By Robert Pease, Pipeline Performance Practice Lead for Heinz Marketing
I have long believed that “being generous” with your time, connections, and advice can create amazing new relationships and opportunities. This, of course, requires prioritizing how you spend that time and avoiding countless “networking” meetings that are all one sided – meaning someone wants something from you.
When I do spend time meeting new people, helping former colleagues, or sharing thoughts and experiences with others, I always like to end the discussion with “how can I be helpful?” This is a great discipline to get into even if you are the one requesting a meeting with someone else. Bring something to the discussion and put yourself forward to be helpful. It means a great deal to the other person. Venture capitalist and all around great guy Brad Feld wrote a post with this same title several years ago and fellow venture capitalist and great guy Mark Suster took his own spin on it with a similarly titled one as well – so at least I feel like I am in good company thinking this way.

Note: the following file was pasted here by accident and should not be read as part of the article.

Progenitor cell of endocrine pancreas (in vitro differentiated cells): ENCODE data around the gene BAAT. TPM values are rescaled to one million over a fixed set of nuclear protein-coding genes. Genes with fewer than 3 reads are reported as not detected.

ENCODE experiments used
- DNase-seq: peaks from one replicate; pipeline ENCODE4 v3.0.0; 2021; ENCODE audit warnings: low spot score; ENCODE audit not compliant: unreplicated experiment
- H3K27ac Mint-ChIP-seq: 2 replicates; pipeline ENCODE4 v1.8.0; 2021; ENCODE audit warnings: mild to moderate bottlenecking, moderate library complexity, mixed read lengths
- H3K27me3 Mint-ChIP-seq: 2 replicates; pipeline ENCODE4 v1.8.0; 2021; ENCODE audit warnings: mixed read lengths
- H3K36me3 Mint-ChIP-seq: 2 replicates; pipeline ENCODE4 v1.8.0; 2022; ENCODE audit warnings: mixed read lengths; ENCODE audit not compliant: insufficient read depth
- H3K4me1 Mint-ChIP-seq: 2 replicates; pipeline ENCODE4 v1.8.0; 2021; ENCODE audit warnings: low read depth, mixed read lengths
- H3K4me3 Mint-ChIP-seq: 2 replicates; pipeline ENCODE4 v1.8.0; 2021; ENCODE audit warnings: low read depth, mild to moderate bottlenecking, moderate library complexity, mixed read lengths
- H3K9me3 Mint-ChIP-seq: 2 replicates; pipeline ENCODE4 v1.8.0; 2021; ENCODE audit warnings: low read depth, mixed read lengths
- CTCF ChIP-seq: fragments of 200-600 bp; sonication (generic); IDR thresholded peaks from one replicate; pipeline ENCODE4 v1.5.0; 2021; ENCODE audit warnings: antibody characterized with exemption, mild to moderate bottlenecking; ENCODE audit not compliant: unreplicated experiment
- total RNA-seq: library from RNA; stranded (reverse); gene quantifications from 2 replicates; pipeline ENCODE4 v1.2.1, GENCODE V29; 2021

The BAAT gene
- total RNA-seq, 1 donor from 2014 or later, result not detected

This same discipline can be applied to sales development, which all too often focuses around assertive and abrupt “gets” – time on the calendar for a call, agreeing to a demonstration, or a reply of interest. All of these things require your prospect to act on your behalf and you have done nothing to be helpful.
I believe a give, give, give, get approach to sales development is the best way to do it. Force yourself (and your sales and marketing teams) to provide something to your prospects that they can use even if they never schedule a call or take a demonstration.
It is not a high bar. If you truly know your ideal customer profile and the issues they are facing, you should have plenty of insight and perspective that will be valuable to them. If you do not, then time to revisit your overall positioning, messaging, and content strategy.
It’s OK to make these gives relevant to you and even make your product or service the natural conclusion to be drawn about what to do about the challenge or issue….but let the prospect come to that conclusion.
Take a look at your outreach copy (emails, phone scripts) and supporting content and ask yourself if you are giving before you get – or better yet, let us take a look from an outside perspective. Approaching a completely cold contact with an immediate “get” on your part is off-putting and inefficient and we see it more often than not.
Remember, give before you get in your professional endeavors and make it a core theme of your sales and marketing efforts.